By John Turney
Khalil Mack trade: The Bears gave up two 1st round draft picks (in 2019 and 2020), a 3rd round pick in 2020 and a 6th round pick in 2019. In return, the Bears also received s a 2nd round pick in 2020 and a conditional 5th round pick in 2020.
The Bears also rewarded Mack by making him the highest-paid defensive in NFL history with a six-year, $141 million deal with $90 million guaranteed (an average of $23.5 million) which eclipsed what the Rams paid Aaron Donald the day before.
So, the net result is just about two 1st round picks. The other picks, in essence, amount to making the deal more palatable for the Bears. We won't know the final draft chart count until the draft orders are known, but we see it as simply two 1sts.
Rich Cimini Tweeted that these are the players traded for two 1st rounders:
We have to give Shefty the benefit of the doubt, (he may be speaking only of the salary cap era). We do that because there are some examples of when teams gave up more for a defensive player, although not all were direct trades.
In 1975 the Redskins gave two 1st rounders and a 2nd rounder as compensation for Dave Butz who signed with the Redskins (leaving the Cardinals) as a free agent in the mini-free agent era of the 1970s.
In 1987 the Colts traded away the rights to holdout rookie Cornelius Bennett (a #1 draft choice) to Buffalo for Greg Bell and the Bills' first-round draft picks in 1988 and 1989 and their 2nd pick in 1989.
The Colts then sent all those picks and Bell together with their own 1st round draft pick in 1988, their 2nd rounders in 1988 and 1989 Owen Gill, to the Los Angeles Rams, who sent Eric Dickerson off to Indianapolis.
Likely because of its complexity this trade is never remembered as the Bills giving up two #1s and a #2 and Greg Bell for Cornelius Bennett. It's always remembered more as three #1s and three #2s plus a fullback and a running back for Dickerson.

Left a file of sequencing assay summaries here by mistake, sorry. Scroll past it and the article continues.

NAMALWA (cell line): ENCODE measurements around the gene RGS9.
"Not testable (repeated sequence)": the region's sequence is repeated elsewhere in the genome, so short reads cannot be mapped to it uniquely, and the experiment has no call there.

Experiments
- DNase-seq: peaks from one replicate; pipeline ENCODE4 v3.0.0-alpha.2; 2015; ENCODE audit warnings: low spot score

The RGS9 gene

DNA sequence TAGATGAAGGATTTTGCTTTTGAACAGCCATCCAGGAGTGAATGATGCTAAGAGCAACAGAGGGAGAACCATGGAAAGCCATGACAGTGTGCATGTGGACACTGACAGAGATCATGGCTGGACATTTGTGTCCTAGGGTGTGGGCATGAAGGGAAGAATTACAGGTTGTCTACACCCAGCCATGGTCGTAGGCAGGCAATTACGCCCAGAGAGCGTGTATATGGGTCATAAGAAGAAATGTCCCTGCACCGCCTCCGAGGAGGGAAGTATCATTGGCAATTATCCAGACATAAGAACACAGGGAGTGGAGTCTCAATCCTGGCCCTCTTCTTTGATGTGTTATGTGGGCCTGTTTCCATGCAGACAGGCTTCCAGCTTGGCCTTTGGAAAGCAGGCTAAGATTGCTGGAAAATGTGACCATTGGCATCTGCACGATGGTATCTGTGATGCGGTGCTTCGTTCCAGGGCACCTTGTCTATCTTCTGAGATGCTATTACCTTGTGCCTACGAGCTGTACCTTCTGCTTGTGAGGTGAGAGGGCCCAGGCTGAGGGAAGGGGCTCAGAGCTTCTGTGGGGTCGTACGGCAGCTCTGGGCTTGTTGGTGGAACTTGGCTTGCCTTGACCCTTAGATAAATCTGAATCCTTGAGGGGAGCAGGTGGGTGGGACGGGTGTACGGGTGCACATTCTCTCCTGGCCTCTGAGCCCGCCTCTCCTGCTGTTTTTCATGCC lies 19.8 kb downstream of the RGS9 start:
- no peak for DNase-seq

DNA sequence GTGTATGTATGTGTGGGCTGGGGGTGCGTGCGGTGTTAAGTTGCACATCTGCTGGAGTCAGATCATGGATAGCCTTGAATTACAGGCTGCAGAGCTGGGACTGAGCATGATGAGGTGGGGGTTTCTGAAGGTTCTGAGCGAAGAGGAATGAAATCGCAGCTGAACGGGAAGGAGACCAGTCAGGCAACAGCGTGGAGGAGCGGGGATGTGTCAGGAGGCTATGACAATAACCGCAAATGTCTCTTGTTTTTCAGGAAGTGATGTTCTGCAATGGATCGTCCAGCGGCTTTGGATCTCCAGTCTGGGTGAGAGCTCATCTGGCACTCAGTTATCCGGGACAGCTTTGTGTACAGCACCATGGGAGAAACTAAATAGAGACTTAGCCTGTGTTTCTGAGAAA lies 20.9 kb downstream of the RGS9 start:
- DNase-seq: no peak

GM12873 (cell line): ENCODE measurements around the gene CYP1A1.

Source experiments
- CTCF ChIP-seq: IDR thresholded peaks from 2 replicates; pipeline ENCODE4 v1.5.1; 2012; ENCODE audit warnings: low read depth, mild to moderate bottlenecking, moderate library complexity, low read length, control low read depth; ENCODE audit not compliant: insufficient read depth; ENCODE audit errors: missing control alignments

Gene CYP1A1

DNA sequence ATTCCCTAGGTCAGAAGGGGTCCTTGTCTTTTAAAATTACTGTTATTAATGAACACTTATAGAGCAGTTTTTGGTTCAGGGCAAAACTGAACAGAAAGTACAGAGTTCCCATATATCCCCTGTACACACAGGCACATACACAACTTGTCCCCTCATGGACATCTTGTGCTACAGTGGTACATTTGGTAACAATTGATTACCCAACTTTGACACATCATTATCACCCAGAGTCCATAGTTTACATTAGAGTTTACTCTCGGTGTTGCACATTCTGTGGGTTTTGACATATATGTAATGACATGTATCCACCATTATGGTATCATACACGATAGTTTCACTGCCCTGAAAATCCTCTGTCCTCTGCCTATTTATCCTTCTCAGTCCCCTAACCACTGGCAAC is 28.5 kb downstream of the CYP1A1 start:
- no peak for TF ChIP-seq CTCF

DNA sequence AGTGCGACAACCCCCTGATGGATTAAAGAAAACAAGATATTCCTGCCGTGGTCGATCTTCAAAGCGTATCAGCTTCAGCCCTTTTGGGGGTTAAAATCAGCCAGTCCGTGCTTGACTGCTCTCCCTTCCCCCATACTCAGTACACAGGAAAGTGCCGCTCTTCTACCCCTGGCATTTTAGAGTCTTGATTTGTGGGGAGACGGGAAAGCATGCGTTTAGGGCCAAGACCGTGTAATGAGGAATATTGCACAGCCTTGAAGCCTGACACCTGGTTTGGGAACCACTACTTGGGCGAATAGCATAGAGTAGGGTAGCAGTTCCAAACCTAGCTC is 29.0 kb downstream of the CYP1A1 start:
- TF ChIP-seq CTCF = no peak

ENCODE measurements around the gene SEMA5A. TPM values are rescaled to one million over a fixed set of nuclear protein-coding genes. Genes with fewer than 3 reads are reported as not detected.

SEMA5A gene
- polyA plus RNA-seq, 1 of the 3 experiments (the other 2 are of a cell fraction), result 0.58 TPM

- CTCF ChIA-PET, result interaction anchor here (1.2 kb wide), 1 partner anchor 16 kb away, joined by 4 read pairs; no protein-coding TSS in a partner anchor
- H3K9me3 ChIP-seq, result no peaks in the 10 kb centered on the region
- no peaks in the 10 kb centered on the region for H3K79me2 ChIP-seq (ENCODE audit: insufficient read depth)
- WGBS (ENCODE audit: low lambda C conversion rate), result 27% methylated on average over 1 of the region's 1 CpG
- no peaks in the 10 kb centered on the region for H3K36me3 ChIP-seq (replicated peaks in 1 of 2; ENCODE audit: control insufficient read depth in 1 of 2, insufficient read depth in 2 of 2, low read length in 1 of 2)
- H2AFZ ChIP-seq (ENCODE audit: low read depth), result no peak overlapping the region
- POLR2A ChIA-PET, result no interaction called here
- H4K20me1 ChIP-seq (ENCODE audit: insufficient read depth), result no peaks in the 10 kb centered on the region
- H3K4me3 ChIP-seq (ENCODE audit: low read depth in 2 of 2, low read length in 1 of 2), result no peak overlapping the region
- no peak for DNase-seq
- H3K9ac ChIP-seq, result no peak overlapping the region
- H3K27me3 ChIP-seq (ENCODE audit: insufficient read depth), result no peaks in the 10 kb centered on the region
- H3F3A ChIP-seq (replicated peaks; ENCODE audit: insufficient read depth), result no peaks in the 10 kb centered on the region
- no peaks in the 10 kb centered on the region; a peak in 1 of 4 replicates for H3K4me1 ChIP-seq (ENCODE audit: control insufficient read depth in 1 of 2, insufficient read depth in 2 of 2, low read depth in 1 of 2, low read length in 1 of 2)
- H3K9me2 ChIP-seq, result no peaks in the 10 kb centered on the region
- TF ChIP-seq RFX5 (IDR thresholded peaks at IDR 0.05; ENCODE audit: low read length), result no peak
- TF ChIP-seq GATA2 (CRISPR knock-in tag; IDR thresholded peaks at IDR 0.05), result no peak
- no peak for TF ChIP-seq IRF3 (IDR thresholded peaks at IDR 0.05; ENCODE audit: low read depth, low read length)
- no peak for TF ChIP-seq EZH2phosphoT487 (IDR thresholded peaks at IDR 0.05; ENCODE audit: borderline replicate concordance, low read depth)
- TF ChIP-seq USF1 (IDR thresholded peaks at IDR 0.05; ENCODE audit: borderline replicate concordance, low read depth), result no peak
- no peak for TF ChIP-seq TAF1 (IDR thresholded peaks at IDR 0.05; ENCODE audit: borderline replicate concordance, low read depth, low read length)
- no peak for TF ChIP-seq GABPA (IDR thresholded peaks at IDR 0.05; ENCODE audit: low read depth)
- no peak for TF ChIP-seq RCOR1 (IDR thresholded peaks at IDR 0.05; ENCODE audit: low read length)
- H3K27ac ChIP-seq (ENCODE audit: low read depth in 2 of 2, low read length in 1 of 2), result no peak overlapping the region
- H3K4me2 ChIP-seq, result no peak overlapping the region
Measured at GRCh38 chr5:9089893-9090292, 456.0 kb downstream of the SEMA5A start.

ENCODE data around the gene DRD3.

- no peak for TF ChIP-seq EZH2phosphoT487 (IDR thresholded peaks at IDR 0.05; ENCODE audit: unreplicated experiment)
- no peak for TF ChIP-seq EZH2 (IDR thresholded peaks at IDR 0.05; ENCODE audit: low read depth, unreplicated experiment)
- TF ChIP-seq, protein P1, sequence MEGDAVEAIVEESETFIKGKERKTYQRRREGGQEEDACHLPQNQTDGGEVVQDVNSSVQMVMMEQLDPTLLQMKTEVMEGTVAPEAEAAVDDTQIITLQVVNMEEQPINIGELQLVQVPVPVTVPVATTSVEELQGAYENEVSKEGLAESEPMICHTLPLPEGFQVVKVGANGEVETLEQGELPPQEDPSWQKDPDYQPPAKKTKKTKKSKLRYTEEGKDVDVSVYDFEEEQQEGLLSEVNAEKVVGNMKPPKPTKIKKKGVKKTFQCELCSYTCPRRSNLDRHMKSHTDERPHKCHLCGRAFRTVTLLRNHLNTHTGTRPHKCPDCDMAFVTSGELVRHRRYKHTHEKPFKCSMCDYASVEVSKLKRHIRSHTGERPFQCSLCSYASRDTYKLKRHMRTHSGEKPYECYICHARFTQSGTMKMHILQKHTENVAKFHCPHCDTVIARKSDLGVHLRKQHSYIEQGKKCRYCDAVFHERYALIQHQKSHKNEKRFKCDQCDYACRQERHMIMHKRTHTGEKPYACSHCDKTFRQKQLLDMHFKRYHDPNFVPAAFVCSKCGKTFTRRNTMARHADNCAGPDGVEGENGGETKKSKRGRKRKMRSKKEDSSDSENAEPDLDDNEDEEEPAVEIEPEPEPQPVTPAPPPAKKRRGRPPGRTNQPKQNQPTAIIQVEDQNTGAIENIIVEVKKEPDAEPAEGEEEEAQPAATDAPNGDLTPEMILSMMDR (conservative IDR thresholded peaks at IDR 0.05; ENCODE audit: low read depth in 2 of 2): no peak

In 1988 the Colts shipped a pair of 1st rounders to Seattle for Pro Bowl linebacker Fredd Young, as Cimini correctly mentioned.
Going way back in 1974 the Eagles shipped a pair of 1st rounders and a 2nd rounder for Bill Bergey and that worked out well for both teams.
And in the same category as Dave Butz, the Raiders, in 1975, signed Ted Hendricks and the compensation sent to the Packers was two 1st rounders. So, again, not technically a trade but for all intents and purposes it was a trade—Al Davis valued Hendricks as being worth two #1 picks.
Another trade often overlooked is the two #1s sent from the Panthers to the Redskins for compensation for Sean Gilbert. Gilbert was given the "franchise" tag by the Redskins but didn't want to sign for that designated amount so essentially a deal was worked out, the Panthers signed him and the compensation was the two high draft picks. Again, not a trade, but a deal for a player deemed to have two 1st round pick value.
In 1988 the Redskins signed restricted free agent Wilber Marshall from Bears to a 5-year, $6 million contract and the Bears received two #1s as compensation. Again, not really a trade, but when there is compensation it's the same as a trade it's just the player gets to decide where to go and the compensation is set by the collective bargaining agreement between the NFL and the NFLPA but there is no doubt that Marshall was valued as being worth two 1st round selections.
So, the Mack trade is definitely rare but under different iterations of the CBA and loose definition of free-agent signings that were de facto trades, it wasn't unprecedented.
But it is interesting in that the Raiders moved to a purer 4-3 defense this year and the Bears run something more similar to what the Raiders have been using in the last few years. Would it make sense to play Mack as a linebacker in a 4-3? Or as a defensive end in the Tampa/Vikings style 4-3? With the Bears, he fits perfectly as a linebacker in the 30 and as a nickel end in the 40 sub defenses.
Sure, Mack could fit in the 4-3 great players can get it done, but would he still be great? Sure Lawrence Taylor or Andre Tippett or Von Miller could play either a 40 linebacker or 40 end, but does it suit their skills? Wouldn't it be better to use them and their "joker" skills (ironically a Jon Gruden term) in a defensive like the Bears? (Also, yes Miller was a 40 linebacker in base and a 40 DE in nickel with the Broncos before they switched to a 3-4, Miller one of the few ever to do that).
Anyway, we will see if perhaps scheme fit was part of the equations for the Raiders, along with money and the compensation.